My Novel Writing MA from Middlesex University took a practical and theoretical approach to fiction writing. Modules included ‘Reading as a Novelist’, ‘Developing the Novel’ and ‘Research for Fiction’, and tutorials ran from idea generation and character development right through to pitching a book to publishers and agents. Each week I produced 500 words of creative writing in response to a prompt, such as ‘describe the topography and poetics of a setting considering its dual nature as physical, functional and emotional’ or ‘create the fictional voice of an unreliable or untrustworthy character’, and my classmates and tutors gave their critique. In turn, I critiqued others’ writing samples – something that taught me a lot about the craft and about giving sensitive, thoughtful feedback. We also considered genre, marketability and publishing trends and how they related to our own writing projects, and learned how to write an effective synopsis, blurb and cover letter. The climax of the MA was a 20,000-word creative dissertation, producing the first few chapters of a novel. I wrote the middle grade story of Leena, an amateur astronomer who struggles with social anxiety and embarrassing ghost-hunter parents. It earned me a distinction from my tutors, who urged me to carry on with the project and seek publication. Maybe I will one day!
Short answer: sort of!
Sample edits are a great way for editors, particularly copyeditors, to show you their editing style before you go ahead and hire them. They might offer to work on a few pages or a chapter and send it back to you to read through, and then it’s up to you to decide if this is the editor for you. It’s also a useful way for them to estimate how long the edit will take them and give you an accurate quote.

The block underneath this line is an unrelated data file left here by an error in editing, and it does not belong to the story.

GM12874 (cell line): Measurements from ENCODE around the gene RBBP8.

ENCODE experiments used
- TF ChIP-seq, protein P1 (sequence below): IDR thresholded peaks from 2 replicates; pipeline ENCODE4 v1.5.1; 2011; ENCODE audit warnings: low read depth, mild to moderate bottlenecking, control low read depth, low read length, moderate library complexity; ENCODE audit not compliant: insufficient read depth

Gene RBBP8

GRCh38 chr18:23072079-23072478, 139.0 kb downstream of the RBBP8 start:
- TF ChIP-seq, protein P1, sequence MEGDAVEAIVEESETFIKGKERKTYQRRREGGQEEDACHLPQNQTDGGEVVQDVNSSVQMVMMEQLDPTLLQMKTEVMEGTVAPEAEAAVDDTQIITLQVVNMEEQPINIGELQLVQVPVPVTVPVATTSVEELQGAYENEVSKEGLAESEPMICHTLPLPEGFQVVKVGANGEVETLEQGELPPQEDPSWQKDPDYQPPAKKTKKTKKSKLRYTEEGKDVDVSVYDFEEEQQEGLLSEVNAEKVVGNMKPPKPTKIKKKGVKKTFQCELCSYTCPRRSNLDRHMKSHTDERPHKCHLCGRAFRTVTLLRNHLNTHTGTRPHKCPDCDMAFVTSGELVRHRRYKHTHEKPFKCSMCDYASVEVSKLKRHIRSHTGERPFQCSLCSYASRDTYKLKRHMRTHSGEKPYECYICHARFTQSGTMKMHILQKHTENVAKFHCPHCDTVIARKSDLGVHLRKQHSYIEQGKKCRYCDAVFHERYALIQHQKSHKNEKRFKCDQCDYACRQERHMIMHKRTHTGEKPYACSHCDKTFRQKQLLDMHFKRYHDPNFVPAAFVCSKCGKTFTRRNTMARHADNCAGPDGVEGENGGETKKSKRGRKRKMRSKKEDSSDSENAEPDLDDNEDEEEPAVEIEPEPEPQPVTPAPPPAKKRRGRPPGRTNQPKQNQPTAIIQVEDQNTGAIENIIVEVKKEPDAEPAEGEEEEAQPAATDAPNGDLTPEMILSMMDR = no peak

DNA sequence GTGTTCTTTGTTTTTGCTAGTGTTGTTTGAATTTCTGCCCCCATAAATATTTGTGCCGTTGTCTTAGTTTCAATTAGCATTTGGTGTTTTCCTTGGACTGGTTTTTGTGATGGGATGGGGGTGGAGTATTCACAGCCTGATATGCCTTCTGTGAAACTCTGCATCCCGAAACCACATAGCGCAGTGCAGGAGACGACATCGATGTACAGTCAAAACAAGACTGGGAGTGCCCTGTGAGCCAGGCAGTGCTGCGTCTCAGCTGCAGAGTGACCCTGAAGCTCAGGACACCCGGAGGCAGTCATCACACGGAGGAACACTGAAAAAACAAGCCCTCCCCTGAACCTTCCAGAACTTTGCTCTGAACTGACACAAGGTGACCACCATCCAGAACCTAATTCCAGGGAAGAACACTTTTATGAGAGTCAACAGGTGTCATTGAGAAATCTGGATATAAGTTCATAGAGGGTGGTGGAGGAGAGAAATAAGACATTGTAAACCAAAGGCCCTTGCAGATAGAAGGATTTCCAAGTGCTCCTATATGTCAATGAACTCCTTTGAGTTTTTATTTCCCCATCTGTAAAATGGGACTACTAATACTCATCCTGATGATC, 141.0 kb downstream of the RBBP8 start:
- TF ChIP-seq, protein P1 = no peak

This isn’t so easy for developmental editors because one page or chapter of your novel isn’t a standalone piece of writing. Whilst a copyeditor can typically address issues such as spelling, grammar, punctuation and syntax on the first page without seeing the rest of the manuscript, a developmental editor can’t comment on big picture issues like characterisation or plot without reading the entire novel. For example, if I leave a comment on page one to say your protagonist needs a clear goal, and you come back to say ‘I’ve given him a goal on page 2!’, I’ve wasted time flagging a problem that has already been resolved. A sample doesn’t give a developmental editor enough information to go on.
When you get in touch to talk about editing, I’ll usually ask you to send me a small sample of your manuscript for me to read. This is partly so I can make sure I’m the right editor for your project (is it a genre or target market I work with? Is there another step I think you should take before hiring an editor?) but it’s also so I can come back to you with some brief thoughts and feedback on your sample, letting you know what areas I’d explore further if we worked together. This will give you some idea of what it’s like to work with me!
When you book an editing service with me, I’ll send you a digital proposal via Dubsado which outlines all the details of that service and what to expect. Once you’ve confirmed you’re happy with all that, click ‘next’ and you’ll be taken through to a digital contract. That contains lots more detail and all the T&Cs to keep us both protected and happy while we work together. Once you’ve signed that (which is super simple and digital – no need for a printer or fax machine!), you’ll be taken instantly to your invoice. You can download all of these forms as PDFs and also access them in your client portal once you’ve signed your contract.